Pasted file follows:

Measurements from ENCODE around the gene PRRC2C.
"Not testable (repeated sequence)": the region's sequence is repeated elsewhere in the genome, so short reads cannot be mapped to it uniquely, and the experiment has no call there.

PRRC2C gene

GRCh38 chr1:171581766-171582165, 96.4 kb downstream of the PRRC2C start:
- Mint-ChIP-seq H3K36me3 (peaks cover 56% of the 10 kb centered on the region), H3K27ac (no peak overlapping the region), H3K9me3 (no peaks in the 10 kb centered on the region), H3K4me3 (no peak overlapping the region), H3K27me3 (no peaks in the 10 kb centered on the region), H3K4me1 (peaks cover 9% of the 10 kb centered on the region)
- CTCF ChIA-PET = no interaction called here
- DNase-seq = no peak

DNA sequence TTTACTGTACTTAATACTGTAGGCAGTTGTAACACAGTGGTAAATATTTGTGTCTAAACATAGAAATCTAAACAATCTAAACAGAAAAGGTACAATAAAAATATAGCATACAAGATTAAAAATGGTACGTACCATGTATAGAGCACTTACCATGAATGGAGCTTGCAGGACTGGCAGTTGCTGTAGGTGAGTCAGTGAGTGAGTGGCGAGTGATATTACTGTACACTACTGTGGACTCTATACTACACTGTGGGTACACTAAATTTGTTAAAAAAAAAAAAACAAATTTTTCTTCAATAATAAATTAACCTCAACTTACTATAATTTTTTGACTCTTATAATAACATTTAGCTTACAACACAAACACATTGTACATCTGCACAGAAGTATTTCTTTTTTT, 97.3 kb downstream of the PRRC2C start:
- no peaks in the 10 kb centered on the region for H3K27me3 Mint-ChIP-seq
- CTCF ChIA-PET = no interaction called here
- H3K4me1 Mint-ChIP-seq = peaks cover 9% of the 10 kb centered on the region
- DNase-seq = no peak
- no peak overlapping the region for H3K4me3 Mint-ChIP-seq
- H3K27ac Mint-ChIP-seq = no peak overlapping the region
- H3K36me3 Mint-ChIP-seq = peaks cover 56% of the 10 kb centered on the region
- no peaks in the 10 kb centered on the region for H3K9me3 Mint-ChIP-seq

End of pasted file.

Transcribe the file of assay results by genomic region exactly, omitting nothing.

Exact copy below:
Measurements from ENCODE around the gene PRRC2C.
"Not testable (repeated sequence)": the region's sequence is repeated elsewhere in the genome, so short reads cannot be mapped to it uniquely, and the experiment has no call there.

PRRC2C gene

GRCh38 chr1:171581766-171582165, 96.4 kb downstream of the PRRC2C start:
- Mint-ChIP-seq H3K36me3 (peaks cover 56% of the 10 kb centered on the region), H3K27ac (no peak overlapping the region), H3K9me3 (no peaks in the 10 kb centered on the region), H3K4me3 (no peak overlapping the region), H3K27me3 (no peaks in the 10 kb centered on the region), H3K4me1 (peaks cover 9% of the 10 kb centered on the region)
- CTCF ChIA-PET = no interaction called here
- DNase-seq = no peak

DNA sequence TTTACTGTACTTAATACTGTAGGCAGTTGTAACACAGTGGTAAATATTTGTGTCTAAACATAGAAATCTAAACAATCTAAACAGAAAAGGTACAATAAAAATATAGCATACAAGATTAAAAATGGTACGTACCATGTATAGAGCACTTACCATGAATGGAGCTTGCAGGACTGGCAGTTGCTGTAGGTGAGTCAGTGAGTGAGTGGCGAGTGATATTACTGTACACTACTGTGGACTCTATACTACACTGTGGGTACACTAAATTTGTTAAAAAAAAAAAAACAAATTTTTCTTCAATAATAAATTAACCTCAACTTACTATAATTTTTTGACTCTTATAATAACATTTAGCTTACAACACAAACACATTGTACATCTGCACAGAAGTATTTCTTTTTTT, 97.3 kb downstream of the PRRC2C start:
- no peaks in the 10 kb centered on the region for H3K27me3 Mint-ChIP-seq
- CTCF ChIA-PET = no interaction called here
- H3K4me1 Mint-ChIP-seq = peaks cover 9% of the 10 kb centered on the region
- DNase-seq = no peak
- no peak overlapping the region for H3K4me3 Mint-ChIP-seq
- H3K27ac Mint-ChIP-seq = no peak overlapping the region
- H3K36me3 Mint-ChIP-seq = peaks cover 56% of the 10 kb centered on the region
- no peaks in the 10 kb centered on the region for H3K9me3 Mint-ChIP-seq